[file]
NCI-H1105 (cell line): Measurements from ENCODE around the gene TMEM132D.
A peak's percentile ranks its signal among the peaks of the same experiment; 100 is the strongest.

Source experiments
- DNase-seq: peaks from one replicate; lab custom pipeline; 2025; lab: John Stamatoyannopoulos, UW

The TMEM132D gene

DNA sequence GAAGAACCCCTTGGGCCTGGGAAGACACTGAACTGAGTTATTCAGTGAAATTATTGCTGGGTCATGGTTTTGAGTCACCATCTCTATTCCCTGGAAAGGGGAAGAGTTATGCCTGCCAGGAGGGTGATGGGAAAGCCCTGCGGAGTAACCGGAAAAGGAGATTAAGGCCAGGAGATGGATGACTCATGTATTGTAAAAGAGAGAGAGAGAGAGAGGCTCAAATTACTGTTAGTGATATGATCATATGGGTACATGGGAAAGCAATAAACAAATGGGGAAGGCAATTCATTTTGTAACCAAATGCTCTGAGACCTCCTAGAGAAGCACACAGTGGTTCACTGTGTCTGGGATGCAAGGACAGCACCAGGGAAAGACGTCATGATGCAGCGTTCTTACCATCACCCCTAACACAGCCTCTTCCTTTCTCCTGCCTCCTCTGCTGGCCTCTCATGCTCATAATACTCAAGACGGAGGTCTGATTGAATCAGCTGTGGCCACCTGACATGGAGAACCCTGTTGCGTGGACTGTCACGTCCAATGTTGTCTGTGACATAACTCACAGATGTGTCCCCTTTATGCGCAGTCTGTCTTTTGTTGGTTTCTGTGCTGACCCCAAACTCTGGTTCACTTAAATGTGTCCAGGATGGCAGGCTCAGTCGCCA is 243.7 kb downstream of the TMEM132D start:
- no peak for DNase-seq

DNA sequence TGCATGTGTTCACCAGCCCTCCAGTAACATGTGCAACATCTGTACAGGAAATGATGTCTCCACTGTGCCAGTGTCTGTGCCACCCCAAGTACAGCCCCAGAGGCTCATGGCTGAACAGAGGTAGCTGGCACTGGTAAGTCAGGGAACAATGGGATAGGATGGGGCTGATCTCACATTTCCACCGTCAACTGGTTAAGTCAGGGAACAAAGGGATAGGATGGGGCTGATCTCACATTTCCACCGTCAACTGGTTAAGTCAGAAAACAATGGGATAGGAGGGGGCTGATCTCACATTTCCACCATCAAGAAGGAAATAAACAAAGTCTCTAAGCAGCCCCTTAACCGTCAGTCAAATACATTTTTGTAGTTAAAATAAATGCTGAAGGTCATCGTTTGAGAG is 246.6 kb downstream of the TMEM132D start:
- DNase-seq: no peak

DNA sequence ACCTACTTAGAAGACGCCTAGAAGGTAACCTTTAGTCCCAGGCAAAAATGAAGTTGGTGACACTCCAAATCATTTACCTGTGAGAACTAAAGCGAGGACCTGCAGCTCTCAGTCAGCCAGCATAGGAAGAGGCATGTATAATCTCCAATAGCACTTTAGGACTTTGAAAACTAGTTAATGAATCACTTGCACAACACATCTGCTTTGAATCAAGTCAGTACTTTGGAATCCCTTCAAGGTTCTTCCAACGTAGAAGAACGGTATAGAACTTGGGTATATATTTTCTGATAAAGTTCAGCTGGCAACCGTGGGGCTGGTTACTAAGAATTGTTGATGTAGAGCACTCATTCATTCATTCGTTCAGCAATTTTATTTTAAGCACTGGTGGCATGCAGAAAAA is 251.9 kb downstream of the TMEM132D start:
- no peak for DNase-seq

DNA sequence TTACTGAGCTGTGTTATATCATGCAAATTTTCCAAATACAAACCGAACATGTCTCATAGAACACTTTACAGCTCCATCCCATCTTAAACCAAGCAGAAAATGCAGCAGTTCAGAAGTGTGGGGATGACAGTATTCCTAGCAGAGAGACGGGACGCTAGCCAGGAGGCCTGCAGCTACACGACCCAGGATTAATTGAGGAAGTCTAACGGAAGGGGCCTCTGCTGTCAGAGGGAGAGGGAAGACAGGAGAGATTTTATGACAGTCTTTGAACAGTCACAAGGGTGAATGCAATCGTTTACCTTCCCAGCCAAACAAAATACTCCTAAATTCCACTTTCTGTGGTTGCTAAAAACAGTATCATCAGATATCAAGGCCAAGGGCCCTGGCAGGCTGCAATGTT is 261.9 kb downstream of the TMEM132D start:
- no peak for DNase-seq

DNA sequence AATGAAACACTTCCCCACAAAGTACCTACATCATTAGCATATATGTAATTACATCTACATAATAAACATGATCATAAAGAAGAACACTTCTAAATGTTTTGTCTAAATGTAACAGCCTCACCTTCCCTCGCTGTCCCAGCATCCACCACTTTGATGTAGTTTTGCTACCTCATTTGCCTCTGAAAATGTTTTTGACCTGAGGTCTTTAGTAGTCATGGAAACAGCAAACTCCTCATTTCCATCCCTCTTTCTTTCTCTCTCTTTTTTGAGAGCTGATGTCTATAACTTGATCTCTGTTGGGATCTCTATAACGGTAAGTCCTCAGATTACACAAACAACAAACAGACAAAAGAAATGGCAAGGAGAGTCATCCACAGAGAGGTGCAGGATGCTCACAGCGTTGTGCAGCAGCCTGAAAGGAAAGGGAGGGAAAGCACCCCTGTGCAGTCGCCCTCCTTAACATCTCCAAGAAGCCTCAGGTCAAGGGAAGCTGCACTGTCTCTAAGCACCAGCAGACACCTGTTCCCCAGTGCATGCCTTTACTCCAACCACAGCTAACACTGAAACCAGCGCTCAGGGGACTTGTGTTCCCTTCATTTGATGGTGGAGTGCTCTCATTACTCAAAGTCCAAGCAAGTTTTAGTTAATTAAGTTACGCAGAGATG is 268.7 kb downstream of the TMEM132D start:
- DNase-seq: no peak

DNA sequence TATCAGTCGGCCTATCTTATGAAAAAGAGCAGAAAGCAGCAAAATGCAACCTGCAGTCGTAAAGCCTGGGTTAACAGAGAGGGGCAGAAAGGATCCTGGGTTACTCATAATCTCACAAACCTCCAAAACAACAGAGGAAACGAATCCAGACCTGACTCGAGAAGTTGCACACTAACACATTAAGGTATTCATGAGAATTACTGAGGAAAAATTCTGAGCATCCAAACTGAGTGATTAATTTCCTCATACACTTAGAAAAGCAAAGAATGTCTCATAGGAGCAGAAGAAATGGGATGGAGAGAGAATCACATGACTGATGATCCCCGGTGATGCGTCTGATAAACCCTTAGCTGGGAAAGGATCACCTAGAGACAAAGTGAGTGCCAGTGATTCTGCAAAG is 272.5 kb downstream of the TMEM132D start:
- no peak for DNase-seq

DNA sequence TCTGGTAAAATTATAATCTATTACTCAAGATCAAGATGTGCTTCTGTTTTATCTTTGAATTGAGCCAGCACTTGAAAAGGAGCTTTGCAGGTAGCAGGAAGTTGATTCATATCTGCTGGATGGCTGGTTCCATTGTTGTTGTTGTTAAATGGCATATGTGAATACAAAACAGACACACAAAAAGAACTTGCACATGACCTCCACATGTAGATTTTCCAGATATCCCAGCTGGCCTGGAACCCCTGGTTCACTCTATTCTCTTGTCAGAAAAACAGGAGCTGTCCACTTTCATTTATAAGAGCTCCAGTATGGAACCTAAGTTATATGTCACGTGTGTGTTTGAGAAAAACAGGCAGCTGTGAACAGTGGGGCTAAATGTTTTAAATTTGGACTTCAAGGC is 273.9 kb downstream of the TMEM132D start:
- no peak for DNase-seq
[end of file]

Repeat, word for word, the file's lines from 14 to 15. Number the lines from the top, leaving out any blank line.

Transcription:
DNA sequence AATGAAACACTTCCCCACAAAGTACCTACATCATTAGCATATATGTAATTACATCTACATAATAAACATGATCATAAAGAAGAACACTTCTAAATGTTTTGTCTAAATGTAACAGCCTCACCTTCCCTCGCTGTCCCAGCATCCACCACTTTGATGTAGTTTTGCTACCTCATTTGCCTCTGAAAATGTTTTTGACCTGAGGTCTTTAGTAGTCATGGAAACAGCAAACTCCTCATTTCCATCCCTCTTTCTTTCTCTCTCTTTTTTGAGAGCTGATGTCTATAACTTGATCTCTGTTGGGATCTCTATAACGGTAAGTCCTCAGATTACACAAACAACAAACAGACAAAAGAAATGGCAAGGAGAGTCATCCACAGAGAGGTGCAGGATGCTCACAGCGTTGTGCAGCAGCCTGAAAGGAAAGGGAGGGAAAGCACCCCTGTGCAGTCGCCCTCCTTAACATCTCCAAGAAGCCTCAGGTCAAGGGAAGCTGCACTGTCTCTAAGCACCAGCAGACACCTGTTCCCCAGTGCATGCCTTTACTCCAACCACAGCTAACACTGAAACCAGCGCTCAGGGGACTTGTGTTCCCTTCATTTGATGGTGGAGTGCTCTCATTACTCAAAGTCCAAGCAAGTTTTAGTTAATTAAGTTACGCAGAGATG is 268.7 kb downstream of the TMEM132D start:
- DNase-seq: no peak